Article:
“He’s been through a lot in his life, and a lot of people don’t understand that, ” said Twins righthander Ricky Nolasco, who was Puig’s teammate with the Dodgers for three months last season. “Say what you want about him, but the guy plays really hard. He’s high-energy, definitely. I liked him.”

Not everyone does, of course, including some of his teammates, who reportedly have been irked by Puig’s too-aggressive baserunning, repeated mistakes, frequent tardiness and ability to spark conflict with opponents.

Los Angeles manager Don Mattingly, who has benched Puig a handful of times in an effort to curb his mental errors and headstrong attitude, held a team meeting in March to get complaints about the brash Cuban in the open, and Puig responded by vowing to improve.

“I asked them to please keep helping me, ” Puig told after the meeting. “Specifically with baserunning and hitting my cutoff man — I want them to help me with everything.”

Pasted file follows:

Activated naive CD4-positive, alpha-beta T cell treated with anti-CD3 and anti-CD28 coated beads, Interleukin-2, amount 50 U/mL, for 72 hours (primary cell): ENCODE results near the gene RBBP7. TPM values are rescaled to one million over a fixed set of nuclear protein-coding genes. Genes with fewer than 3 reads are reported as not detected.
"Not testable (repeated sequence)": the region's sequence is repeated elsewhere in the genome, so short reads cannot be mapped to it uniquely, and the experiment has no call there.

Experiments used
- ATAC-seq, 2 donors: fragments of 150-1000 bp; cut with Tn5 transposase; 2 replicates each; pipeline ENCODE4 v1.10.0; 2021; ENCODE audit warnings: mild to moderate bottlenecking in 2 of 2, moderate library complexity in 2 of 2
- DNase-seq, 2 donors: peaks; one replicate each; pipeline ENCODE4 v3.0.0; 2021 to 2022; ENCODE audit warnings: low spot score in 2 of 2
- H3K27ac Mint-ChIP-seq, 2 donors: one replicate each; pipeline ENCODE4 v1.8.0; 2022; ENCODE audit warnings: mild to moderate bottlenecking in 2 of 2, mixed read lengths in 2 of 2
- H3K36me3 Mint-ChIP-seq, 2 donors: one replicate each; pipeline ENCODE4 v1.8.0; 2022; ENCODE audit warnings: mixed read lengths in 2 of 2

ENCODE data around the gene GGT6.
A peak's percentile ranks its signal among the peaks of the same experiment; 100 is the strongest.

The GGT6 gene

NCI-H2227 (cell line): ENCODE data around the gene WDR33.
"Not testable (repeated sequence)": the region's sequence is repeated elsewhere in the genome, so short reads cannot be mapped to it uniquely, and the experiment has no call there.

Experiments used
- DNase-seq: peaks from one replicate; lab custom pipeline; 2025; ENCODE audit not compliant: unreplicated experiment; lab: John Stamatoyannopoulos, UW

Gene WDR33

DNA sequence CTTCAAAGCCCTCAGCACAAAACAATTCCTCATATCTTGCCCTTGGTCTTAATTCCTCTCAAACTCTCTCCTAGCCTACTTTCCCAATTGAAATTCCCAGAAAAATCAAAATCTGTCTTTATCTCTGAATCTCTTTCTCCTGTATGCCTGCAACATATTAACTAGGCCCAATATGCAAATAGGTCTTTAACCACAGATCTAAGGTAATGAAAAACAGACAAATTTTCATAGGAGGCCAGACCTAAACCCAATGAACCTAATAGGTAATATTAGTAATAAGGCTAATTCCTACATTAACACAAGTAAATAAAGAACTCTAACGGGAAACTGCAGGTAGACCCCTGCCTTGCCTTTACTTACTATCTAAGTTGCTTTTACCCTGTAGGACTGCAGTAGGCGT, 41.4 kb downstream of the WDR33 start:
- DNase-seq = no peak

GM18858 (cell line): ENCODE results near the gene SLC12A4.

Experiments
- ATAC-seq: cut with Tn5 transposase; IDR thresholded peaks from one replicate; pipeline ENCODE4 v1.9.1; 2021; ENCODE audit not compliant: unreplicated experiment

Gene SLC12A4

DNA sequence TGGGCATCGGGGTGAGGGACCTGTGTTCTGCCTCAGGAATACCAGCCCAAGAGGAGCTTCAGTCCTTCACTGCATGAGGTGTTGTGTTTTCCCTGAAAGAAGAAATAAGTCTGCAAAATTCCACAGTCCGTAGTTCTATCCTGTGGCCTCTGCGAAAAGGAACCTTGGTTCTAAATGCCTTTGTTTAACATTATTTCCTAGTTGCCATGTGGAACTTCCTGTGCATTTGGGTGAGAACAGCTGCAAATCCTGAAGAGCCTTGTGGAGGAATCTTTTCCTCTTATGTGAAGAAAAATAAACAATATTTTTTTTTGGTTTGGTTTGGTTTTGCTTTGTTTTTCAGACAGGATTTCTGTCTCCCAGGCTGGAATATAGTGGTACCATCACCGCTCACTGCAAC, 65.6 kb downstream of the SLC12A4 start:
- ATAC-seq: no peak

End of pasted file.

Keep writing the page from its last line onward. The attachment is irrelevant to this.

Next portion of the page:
Maturation process

Oliva, who is looking forward to meeting his young countryman this week, said Puig’s impertinence is understandable. Most Cuban defectors are in their mid-20s or older when they come to the U.S., and younger players spend time in the minor leagues, learning how the game is played.

Oliva played 337 games in the minors before becoming AL Rookie of the Year with the Twins in 1964. Puig played only 63 before being called up from Class AA last June and immediately helping the Dodgers win the NL West with a .319 average and 19 home runs.

“His start was perfect. He’s a winner. And the mature part, I don’t worry about that. He’s young, he’s learning,” Oliva said. “I don’t know what he’s done that’s so bad — late to the park? Driving too fast? He’s not a guy using drugs, he’s not getting into trouble. I don’t know if he needs to change very much.”

But even the Dodgers seem to be hoping that Puig will change, will mature. A commercial currently running on the team’s network, SportsNet LA, shows Puig from a distance, tearing down the baseline and then rounding first base, with legendary broadcaster Vin Scully narrating: “The wild horse, the stallion, running wild out there with magnificent talent …”

The commercial cuts to Scully, facing the camera and adding, “And I’m still waiting to see if they can ever break him in.”